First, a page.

IE 11 is not supported. For an optimal experience visit our site on another browser.

Alaska governor accepts the terms of Trump's conditional backing

Donald Trump told Alaska Gov. Mike Dunleavy he could have an endorsement, but only if he opposed Sen. Lisa Murkowski's bid. The governor accepted the deal.

It was not surprising when Donald Trump endorsed Alaska Gov. Mike Dunleavy last week. After all, the incumbent governor is a conservative Republican — whom Trump supported four years ago — who's ideologically aligned with the other GOP governors whom the former president is backing. What was surprising was how he endorsed him.

As we discussed, Trump said he supports Dunleavy's bid for a second term, but that support would be "null and void" if the governor supports Republican Sen. Lisa Murkowski's re-election bid in his home state.

To be sure, horse trading in campaign endorsements isn't new. But as a rule, these transactions are more direct: I'll endorse you for office x, if you endorse me for office y. I'll back you in this election cycle, if you back me in the next election cycle. And so on.

But Trump presented a sort of electoral bank-shot: Trump wants Dunleavy to win, but only if the governor wants Murkowski to lose. It suggests that the former president is actually indifferent toward Dunleavy's future. What he cares about is the GOP senator whose career he's desperate to end.

Would the governor go along with such a scheme? Evidently, yes. The Anchorage Daily News reported on New Year's Eve:

Alaska Gov. Mike Dunleavy has accepted former President Donald Trump's conditional endorsement of his 2022 reelection campaign, according to a message sent from Trump's political action committee.

"Please tell the President thank you for the endorsement," Dunleavy's response read, according to a message from Trump's Save America PAC. "With regard to the other issue, please tell the President he has nothing to worry about. I appreciate all 45 has done for Alaska and this country."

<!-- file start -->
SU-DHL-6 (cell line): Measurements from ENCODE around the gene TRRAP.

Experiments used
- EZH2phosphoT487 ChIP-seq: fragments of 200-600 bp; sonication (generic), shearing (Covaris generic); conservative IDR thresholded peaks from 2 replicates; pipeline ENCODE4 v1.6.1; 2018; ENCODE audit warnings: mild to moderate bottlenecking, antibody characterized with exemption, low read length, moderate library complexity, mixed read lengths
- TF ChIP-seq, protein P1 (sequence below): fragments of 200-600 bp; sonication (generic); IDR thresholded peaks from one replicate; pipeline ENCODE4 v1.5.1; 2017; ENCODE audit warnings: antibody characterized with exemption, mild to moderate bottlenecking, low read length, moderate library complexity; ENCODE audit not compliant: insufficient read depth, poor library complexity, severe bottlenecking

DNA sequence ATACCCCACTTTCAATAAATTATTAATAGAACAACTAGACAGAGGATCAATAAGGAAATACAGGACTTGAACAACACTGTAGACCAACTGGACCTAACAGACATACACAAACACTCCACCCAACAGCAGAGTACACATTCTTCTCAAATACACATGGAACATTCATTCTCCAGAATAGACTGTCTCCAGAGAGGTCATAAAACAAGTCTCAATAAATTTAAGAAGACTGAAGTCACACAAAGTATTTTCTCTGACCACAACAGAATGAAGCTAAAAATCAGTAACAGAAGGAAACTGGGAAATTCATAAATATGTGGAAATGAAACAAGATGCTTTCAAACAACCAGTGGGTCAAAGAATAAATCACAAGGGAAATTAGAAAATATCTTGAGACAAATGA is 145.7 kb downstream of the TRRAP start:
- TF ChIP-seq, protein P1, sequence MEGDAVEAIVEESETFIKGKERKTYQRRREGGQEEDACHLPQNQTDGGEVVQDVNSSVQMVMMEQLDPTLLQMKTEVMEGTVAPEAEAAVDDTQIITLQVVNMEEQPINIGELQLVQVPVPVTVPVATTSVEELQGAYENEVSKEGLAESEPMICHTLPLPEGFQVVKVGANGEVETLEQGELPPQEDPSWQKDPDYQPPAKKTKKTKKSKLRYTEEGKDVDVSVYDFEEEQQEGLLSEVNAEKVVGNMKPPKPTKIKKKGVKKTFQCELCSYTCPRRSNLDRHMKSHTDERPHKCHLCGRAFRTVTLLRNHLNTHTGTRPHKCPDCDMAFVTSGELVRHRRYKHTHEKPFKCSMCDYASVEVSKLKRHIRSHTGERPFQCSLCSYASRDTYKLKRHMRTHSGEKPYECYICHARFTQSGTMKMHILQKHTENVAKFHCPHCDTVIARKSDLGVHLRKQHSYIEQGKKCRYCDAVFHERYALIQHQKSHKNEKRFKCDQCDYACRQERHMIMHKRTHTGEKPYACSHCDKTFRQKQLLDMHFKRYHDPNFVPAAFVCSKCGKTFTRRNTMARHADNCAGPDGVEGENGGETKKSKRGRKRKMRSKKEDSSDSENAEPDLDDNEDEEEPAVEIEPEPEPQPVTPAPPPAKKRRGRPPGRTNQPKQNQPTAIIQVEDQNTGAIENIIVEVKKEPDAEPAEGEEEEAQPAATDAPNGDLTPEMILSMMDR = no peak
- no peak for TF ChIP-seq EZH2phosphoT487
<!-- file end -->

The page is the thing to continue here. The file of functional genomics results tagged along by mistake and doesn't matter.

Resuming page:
There remains some question as to whether the governor intended for this to be a public statement, or a message Dunleavy wanted to share only with the former president's team. Either way, it became a public statement, and validity of which was confirmed by the Alaskan's office.

Trump celebrated the completed arrangement soon after, praising Dunleavy's "courage" in a written statement, and calling Murkowski the "disaster from Alaska."

Of course, given the circumstances, "courage" isn't the first word that comes to mind. The Republican governor could've told Trump it's none of his business what Dunleavy thinks of his own state's U.S. Senate race. Dunleavy also had the option of backing his own home-state ally from his own party. The governor also could've discouraged the former president from trying to further divide the already divided Alaska GOP.

Indeed, a Republican operative in the state told the Washington Examiner last week, "The Alaska GOP is already fractured in a big way. Trump's conditional endorsement of Dunleavy was just another straw."

But the governor appears to have accepted the terms of the deal anyway, probably fearful of what it would do to his re-election prospects if he had to deal with Trump's wrath.